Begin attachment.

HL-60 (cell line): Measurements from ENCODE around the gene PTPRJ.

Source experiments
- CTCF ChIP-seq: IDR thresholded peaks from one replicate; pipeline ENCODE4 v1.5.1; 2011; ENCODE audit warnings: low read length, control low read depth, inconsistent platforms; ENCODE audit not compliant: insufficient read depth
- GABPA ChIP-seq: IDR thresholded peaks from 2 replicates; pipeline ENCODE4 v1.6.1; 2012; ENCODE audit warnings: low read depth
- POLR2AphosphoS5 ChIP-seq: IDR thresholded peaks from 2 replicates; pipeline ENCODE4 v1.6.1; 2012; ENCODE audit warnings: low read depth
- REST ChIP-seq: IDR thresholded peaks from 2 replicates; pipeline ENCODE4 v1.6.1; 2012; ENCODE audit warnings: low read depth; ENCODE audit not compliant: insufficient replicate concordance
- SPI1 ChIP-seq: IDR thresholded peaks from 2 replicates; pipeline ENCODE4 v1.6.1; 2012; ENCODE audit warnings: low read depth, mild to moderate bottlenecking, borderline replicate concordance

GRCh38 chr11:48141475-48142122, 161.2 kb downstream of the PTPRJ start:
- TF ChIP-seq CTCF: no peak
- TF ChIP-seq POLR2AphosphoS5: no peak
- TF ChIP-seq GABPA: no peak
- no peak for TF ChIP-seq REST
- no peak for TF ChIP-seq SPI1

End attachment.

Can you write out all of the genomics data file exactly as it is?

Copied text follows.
HL-60 (cell line): Measurements from ENCODE around the gene PTPRJ.

Source experiments
- CTCF ChIP-seq: IDR thresholded peaks from one replicate; pipeline ENCODE4 v1.5.1; 2011; ENCODE audit warnings: low read length, control low read depth, inconsistent platforms; ENCODE audit not compliant: insufficient read depth
- GABPA ChIP-seq: IDR thresholded peaks from 2 replicates; pipeline ENCODE4 v1.6.1; 2012; ENCODE audit warnings: low read depth
- POLR2AphosphoS5 ChIP-seq: IDR thresholded peaks from 2 replicates; pipeline ENCODE4 v1.6.1; 2012; ENCODE audit warnings: low read depth
- REST ChIP-seq: IDR thresholded peaks from 2 replicates; pipeline ENCODE4 v1.6.1; 2012; ENCODE audit warnings: low read depth; ENCODE audit not compliant: insufficient replicate concordance
- SPI1 ChIP-seq: IDR thresholded peaks from 2 replicates; pipeline ENCODE4 v1.6.1; 2012; ENCODE audit warnings: low read depth, mild to moderate bottlenecking, borderline replicate concordance

GRCh38 chr11:48141475-48142122, 161.2 kb downstream of the PTPRJ start:
- TF ChIP-seq CTCF: no peak
- TF ChIP-seq POLR2AphosphoS5: no peak
- TF ChIP-seq GABPA: no peak
- no peak for TF ChIP-seq REST
- no peak for TF ChIP-seq SPI1